# Monopolies

The most important lesson to remember with monopolies is that monopolist firms will **underproduce** and **overcharge**—Q will be lower and P will be higher than what should happen if the market is in equilibrium.

As with profit maximization and supply and demand, there are a ton of other resources online that you can references for additional help. Khan Academy’s monopoly unit is especially useful and easy to follow.

In this example, let’s assume that the demand for some product is:

\[ D: P = -Q + 40 \]

A single firm that is a monopolist has the following total cost function:

\[ TC: P = Q^2 + 140 \]

Using calculus, we can find the marginal cost function by taking the first derivative:

\[ MC: P = 2Q \]

If this firm *isn’t* a monopolist, and the marginal cost here represented the supply of the whole market, we’d have this market equilibrium:

At this equilibrium, the best quantity is 13.33, and the best price is $26.67.

However, because this firm is a monopolist, it doesn’t have to take the prevailing price out in society. Instead, it can set the price to whatever maximizes its own profit. The formula for maximizing profit is \(MR = MC\), which means we need to find the formula for both marginal revenue and marginal cost. We already know the formula for marginal cost—that’s the blue line in the graph above:

\[ MC: P = 2Q \]

We don’t have the formula for marginal revenue, but we can figure it out with some tricky algebra moves. Remember that the general formula for total revenue is \(TR = PQ\), or the price × the quantity of stuff sold. We already know the price of things demanded—that’s the demand curve. If we substitute the demand curve formula into the TR formula in place of P, we can find the formula for total revenue:

\[ \begin{aligned} TR &= PQ \\ &= (-Q + 40)Q \\ &= -Q^2 + 40Q \end{aligned} \]

Total revenue is thus \(Q^2 + 40Q\). If we find the first derivative of that, we’ll have the marginal revenue:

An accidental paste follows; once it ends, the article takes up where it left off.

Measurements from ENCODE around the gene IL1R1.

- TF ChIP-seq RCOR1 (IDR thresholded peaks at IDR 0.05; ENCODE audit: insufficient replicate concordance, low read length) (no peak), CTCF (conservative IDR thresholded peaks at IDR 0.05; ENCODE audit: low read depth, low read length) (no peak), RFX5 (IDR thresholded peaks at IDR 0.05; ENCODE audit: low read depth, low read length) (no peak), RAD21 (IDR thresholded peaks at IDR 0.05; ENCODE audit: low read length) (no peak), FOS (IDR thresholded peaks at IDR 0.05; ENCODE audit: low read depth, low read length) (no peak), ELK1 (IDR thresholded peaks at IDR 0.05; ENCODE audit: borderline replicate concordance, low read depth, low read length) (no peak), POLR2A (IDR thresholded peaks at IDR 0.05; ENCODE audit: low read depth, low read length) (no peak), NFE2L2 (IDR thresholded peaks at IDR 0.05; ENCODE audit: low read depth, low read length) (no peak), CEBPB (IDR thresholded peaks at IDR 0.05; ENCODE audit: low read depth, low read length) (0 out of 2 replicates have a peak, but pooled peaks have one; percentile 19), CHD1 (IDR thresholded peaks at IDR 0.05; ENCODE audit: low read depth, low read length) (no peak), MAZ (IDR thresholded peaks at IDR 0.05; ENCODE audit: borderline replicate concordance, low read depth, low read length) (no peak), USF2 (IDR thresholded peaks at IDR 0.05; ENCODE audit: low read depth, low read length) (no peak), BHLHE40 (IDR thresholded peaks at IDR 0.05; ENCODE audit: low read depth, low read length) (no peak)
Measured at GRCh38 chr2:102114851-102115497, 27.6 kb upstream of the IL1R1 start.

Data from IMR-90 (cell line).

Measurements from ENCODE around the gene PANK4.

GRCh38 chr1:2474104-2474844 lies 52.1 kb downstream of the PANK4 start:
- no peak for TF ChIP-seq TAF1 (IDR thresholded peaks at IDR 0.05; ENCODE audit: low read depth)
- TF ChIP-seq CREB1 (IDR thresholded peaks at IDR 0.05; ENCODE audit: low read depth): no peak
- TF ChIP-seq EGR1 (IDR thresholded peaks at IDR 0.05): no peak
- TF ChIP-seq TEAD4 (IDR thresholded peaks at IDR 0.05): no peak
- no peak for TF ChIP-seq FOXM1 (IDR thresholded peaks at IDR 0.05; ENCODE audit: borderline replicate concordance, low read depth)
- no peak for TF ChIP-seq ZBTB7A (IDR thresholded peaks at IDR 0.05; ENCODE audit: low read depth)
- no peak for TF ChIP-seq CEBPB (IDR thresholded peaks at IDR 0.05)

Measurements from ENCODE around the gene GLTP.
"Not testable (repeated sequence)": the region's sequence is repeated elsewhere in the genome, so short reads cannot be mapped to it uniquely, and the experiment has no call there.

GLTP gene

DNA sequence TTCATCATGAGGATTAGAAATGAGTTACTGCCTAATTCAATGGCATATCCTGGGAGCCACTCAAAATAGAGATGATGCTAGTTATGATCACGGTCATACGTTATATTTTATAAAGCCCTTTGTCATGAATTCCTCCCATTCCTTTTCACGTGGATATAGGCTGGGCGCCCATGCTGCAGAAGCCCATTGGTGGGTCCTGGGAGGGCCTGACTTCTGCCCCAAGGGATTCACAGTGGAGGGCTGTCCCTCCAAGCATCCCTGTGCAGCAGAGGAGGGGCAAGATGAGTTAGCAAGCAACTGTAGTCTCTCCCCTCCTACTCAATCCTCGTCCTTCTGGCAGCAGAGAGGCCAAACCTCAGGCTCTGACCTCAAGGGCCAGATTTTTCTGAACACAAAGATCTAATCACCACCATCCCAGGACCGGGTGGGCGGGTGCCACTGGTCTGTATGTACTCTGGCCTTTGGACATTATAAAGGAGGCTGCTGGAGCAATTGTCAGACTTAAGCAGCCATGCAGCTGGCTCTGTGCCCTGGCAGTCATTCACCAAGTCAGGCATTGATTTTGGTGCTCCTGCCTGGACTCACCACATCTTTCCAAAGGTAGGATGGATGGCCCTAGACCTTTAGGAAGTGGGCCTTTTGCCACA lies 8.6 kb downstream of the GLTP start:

\[ MR = -2Q + 40 \]

Phew. Now we have equations for marginal cost and for marginal revenue, so we can set them equal to each other and find where they cross using algebra:

\[ \begin{aligned} MR &= MC \\ -2Q + 40 &= 2Q \\ 40 &= 4Q \\ 10 &= Q \end{aligned} \]

The ideal quantity to maximize profits is thus 10. We can see this in a graph, along with the ideal price (this is point B):

We can see that there’s a reduction in quantity. They should be producing 13.33 units, but now they’re only making 10. The price for this new lower quantity is lower too, but there’s now a problem! Based on the demand curve, society is willing to pay up to $30 per product, since only 10 are being made. This means that even though the firm should only charge $20, given where MC and MR cross, it can raise the price and charge $30 instead, leading to point C. Now there are fewer products being produced *and* they’re more expensive!

This sequence of events creates the monopoly triangle:

- According to supply and demand, the firm should produce and sell at
**point A** - Because they have market power and are a monopoly, the firm can produce where its marginal revenue = its marginal costs, meaning it should produce at
**point B** - Point B leads to a lower Q, and society is willing to pay a higher price for that lower quantity, so the firm will raise the price to
**point C**, thus**underproducing and overcharging**.

This monopoly has a few different consequences beyond lower quantities and higher prices:

- Deadweight loss is created
- Producer surplus grows
- Consumer surplus shrinks

We can calculate these exact values by using geometry to find the areas of these different rectangles and triangles:

- Deadweight loss: \(1/2 \times (13.333-10) \times (30 - 20) = \$16.67\)
- Consumer surplus: \(1/2 \times 10 \times 10 = \$50\)
- Producer surplus:
- Triangle part: \(1/2 \times 10 \times 20 = \$100\)
- Rectangle part: \(10 \times 10 = \$100\)
- Total: \(\$200\)